- September 2, 2020
- Amanda Dimilta
- Comments Off on Family court orders child of divorced parents to attend school
When parents cannot agree on whether their child will attend school in-person or via remote learning, a court may decide for them.
Such was the case in a family law matter reported in Law Times on August 31, 2020, in which Justice Andrea Himel ordered the child to attend school after finding there was no “unacceptable risk” and after considering the home and work circumstances of both parents. » Read the rest
- December 10, 2019
- Comments Off on Human Rights Day 2019
Today marks the 69th annual Human Rights Day, which celebrates the Universal Declaration of Human Rights as put forth by the United Nations in 1948.
This year’s theme for the celebration is “Youth Standing Up for Human Rights.”
On this celebratory day, the United Nations aims to champion “the potential of youth as constructive agents of change, amplify their voices, and engage a broad range of global audiences in the promotion and protection of rights.” » Read the rest
- October 16, 2017
- Comments Off on Ontario family launches human rights complaint over access to therapy for son with autism
Bakerlaw attended the first two days of hearing at the Human Rights Tribunal of Ontario on October 12-13, 2017 on behalf of the Skrt family, advocating for Applied Behaviour Analysis (ABA) for students with autism in publicly funded schools.
The Applicant’s Opening Statement is available here (link).
- September 13, 2017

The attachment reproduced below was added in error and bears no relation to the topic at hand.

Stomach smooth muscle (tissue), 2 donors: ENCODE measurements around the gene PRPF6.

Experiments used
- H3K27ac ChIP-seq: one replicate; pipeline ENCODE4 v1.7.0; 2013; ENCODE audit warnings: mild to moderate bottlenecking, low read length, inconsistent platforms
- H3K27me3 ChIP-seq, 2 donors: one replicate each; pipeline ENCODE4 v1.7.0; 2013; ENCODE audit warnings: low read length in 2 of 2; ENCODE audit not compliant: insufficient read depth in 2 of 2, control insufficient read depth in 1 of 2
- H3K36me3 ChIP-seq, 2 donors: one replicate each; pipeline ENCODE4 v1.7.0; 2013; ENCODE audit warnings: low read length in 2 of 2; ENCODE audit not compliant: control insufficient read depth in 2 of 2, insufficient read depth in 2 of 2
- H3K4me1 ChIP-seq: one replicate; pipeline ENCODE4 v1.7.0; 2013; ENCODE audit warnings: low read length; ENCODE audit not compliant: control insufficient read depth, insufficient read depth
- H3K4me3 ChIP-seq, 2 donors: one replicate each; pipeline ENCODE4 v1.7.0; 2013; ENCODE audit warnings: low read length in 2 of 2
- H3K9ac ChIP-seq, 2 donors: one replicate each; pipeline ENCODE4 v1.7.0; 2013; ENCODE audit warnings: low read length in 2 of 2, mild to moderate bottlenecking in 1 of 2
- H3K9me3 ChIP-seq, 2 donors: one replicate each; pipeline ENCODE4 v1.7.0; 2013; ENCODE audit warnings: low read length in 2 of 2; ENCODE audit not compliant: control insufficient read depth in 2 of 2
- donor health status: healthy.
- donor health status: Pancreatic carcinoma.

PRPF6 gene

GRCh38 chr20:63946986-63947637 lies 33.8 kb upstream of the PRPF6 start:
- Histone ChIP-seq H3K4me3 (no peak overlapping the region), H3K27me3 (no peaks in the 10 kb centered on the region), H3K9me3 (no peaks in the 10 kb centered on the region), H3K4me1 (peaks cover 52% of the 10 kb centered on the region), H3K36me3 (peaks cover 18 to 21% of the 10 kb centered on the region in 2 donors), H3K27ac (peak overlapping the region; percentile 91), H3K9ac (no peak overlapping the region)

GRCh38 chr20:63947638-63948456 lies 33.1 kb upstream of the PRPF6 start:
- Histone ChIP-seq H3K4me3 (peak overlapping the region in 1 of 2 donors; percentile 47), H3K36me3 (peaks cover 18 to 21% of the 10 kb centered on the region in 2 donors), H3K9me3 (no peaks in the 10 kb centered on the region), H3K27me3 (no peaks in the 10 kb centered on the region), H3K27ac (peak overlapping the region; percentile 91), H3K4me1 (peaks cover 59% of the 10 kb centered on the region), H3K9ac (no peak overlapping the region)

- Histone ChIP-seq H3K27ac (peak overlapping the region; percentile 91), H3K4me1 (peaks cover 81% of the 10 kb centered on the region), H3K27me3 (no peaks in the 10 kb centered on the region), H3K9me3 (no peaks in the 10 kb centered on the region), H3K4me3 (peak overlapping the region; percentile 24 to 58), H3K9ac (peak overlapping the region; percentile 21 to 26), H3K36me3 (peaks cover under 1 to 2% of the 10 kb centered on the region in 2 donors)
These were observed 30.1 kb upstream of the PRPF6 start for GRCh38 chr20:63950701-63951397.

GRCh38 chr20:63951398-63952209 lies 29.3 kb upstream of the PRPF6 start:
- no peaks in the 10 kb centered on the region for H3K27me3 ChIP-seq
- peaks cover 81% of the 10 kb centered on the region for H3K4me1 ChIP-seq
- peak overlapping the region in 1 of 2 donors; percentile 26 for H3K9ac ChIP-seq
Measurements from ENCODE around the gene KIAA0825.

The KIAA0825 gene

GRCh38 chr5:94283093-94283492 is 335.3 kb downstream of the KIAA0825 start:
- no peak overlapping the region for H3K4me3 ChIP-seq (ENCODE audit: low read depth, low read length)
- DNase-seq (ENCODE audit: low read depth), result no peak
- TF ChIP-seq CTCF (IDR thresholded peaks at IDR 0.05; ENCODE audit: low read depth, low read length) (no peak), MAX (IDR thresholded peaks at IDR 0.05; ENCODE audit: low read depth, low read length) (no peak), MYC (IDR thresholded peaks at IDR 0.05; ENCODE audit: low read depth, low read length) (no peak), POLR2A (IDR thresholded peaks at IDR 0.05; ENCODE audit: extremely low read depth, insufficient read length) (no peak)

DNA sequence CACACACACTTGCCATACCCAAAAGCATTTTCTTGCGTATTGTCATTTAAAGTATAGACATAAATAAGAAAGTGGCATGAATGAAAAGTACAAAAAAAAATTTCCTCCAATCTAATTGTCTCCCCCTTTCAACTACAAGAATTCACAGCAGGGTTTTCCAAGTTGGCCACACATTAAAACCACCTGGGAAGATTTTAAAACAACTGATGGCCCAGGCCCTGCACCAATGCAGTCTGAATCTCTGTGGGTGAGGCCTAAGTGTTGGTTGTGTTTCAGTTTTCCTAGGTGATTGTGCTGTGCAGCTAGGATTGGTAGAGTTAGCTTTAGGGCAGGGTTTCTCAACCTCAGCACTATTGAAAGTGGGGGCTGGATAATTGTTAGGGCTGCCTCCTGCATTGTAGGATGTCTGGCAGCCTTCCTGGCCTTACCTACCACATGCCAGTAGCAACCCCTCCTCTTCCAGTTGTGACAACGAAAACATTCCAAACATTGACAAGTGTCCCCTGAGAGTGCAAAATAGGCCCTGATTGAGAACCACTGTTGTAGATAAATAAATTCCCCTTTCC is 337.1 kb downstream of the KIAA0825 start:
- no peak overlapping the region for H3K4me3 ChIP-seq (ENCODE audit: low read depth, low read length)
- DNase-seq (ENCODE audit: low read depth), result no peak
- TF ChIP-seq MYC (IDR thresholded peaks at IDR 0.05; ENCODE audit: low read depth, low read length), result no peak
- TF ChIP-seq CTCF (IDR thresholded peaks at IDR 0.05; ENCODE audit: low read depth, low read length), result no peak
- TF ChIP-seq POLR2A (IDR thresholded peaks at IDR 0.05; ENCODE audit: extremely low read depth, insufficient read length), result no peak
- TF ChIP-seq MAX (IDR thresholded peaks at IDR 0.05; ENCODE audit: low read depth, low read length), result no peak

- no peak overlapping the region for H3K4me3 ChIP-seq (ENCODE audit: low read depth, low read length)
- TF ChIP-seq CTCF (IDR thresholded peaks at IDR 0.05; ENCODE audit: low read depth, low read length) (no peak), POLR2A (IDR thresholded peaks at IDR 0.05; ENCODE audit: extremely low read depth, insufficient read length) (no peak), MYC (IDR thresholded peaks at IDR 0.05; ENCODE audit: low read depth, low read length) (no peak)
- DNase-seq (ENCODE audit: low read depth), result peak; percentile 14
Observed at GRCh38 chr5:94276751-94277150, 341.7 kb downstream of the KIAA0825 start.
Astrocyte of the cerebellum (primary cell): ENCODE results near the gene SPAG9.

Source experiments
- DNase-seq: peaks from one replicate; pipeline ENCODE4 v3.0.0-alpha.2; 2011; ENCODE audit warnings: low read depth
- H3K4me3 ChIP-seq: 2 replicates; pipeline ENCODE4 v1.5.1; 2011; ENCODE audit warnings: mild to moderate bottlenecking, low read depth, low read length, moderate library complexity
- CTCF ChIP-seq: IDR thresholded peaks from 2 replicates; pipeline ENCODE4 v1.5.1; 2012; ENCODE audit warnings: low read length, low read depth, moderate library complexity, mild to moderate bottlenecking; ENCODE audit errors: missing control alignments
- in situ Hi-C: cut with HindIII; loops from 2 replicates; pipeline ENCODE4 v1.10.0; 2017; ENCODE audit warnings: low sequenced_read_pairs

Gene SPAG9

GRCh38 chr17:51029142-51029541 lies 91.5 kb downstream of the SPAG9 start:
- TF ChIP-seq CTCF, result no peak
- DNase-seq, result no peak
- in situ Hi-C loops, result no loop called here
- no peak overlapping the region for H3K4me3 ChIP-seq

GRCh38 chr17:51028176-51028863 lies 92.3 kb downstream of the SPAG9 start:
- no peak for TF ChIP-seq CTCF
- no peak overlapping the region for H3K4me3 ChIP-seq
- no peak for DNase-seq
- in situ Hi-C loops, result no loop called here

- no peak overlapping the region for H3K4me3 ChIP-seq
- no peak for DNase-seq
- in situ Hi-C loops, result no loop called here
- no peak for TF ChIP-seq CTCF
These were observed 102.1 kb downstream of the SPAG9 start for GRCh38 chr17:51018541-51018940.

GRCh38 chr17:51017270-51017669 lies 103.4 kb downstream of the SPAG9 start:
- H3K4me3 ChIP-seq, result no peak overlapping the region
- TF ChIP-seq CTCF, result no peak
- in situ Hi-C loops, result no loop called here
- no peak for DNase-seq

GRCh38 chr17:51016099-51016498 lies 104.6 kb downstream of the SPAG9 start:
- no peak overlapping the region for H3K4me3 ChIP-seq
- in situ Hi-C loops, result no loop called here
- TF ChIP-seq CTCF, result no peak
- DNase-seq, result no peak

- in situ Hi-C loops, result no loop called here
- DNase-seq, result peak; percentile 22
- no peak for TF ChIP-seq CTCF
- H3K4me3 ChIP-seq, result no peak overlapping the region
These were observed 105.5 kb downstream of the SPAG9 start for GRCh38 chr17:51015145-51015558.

- Comments Off on ABA in Ontario Schools Case Continues
Bakerlaw is gearing up for a hearing on October 12th regarding our client’s case against a local school board. Our client requires ABA in order to access his education and is not receiving it. You can read more about the case here (link).
The family welcomes any support you can give. » Read the rest
- April 7, 2017
- Comments Off on Parents battle for son’s right to autism services in school
The Toronto Star has released a story about our clients fight to get adequate autism related accommodations in public schools. You can read the full article here (link).
The case will be heard by the Human Rights Tribunal of Ontario in May. » Read the rest
- September 8, 2016
- Kimberly Srivastava
- Comments Off on A Push for More Support for Children with Autism in Ontario Schools
Earlier this year, Bakerlaw took on a case to try to get Intensive Applied Behaviour Analysis (Intensive ABA) into Ontario schools for our client Jack.
Jack is a 5 year old boy who has Autism. Jack’s parents have seen how much their son benefits from Intensive ABA which is the leading approach in teaching children with autism. » Read the rest
- July 11, 2016
- Comments Off on Fighting for the Right to Live in the Community
Bakerlaw’s David Baker and Emily Shepard finished up the first week of hearing in Kingston. The case centres on the idea that persons with disabilities should have the right to live and receive care in the community if they chose to, rather than be forced to live in an institution. You can read more about the case and our client here (link). » Read the rest
- June 28, 2016
- Kimberly Srivastava
- Comments Off on Changes to Ontario Autism Programming
Over the past few months, bakerlaw has continued to be contacted by families wondering about their legal rights in the wake of the Ministry of Children and Youth Services’ announcement to remove children over 5 years of age from the waitlists for IBI funding. Today the government appears to have backtracked on some of those changes. » Read the rest
- June 23, 2016
- Comments Off on Special Education Litigation Can Be Intense
This article (link) highlights just some of the challenges parents can find themselves up against when litigating special education cases.
- June 23, 2016
- Comments Off on Finding the Right Balance
The Globe and Mail recently published an article that highlighted the delicate balance between inclusion and accommodation of students with disabilities with ensuring the safety and well-being of all students in the classroom. The article tells the story of a lawsuit against the Toronto District School Board by parents whose children were assaulted by a special needs student. » Read the rest